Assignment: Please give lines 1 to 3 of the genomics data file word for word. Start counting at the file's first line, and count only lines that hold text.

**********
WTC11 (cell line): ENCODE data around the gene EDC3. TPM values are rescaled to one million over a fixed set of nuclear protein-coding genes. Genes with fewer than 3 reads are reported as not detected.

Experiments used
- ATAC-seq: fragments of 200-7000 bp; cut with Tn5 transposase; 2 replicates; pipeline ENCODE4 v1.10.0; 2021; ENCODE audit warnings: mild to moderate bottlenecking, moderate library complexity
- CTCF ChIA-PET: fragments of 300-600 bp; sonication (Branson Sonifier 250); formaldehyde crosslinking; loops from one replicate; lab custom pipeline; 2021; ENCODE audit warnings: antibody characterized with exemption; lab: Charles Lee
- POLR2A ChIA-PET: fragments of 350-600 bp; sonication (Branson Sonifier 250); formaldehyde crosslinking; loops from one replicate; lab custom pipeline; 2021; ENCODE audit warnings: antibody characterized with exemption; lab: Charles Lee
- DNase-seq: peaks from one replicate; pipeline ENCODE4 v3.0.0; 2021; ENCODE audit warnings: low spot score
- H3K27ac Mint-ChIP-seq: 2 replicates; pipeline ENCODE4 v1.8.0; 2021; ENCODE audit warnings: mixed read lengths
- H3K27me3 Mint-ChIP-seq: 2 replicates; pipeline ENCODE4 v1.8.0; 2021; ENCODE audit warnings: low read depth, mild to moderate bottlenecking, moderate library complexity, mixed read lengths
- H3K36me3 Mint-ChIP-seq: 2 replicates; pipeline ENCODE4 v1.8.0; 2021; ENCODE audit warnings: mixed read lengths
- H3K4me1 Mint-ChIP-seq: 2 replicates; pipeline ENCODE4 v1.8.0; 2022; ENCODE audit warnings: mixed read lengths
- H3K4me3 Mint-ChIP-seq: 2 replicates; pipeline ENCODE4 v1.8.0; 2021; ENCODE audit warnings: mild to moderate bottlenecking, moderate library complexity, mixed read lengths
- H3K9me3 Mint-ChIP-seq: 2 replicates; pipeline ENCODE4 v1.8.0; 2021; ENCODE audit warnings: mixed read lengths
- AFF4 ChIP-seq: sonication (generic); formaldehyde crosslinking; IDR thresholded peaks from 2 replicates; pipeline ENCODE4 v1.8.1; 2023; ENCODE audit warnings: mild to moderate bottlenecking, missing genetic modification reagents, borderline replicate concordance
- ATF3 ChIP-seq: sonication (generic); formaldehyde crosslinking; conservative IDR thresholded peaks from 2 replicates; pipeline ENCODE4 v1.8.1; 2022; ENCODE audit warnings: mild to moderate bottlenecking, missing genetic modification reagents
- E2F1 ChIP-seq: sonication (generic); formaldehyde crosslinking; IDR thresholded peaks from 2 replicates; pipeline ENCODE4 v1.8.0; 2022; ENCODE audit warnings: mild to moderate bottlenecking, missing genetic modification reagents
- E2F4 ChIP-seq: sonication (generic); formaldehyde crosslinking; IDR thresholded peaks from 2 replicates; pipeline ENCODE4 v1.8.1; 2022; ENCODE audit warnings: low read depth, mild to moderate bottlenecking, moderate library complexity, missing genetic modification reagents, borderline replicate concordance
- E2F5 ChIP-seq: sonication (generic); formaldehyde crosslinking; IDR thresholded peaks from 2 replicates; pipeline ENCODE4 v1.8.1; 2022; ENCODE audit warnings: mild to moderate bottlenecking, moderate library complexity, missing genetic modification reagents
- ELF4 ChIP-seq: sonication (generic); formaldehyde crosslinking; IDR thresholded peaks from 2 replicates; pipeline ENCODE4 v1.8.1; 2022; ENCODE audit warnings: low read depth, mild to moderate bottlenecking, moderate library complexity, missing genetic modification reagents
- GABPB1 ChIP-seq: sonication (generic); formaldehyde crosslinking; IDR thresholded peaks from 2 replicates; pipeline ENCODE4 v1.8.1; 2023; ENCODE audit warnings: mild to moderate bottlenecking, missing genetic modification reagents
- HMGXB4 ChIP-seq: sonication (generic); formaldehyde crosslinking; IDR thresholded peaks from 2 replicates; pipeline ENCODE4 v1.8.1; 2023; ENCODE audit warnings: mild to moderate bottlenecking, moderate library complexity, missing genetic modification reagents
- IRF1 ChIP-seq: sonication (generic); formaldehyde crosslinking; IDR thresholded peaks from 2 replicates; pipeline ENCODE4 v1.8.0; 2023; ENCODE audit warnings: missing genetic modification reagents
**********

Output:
WTC11 (cell line): ENCODE data around the gene EDC3. TPM values are rescaled to one million over a fixed set of nuclear protein-coding genes. Genes with fewer than 3 reads are reported as not detected.

Experiments used
- ATAC-seq: fragments of 200-7000 bp; cut with Tn5 transposase; 2 replicates; pipeline ENCODE4 v1.10.0; 2021; ENCODE audit warnings: mild to moderate bottlenecking, moderate library complexity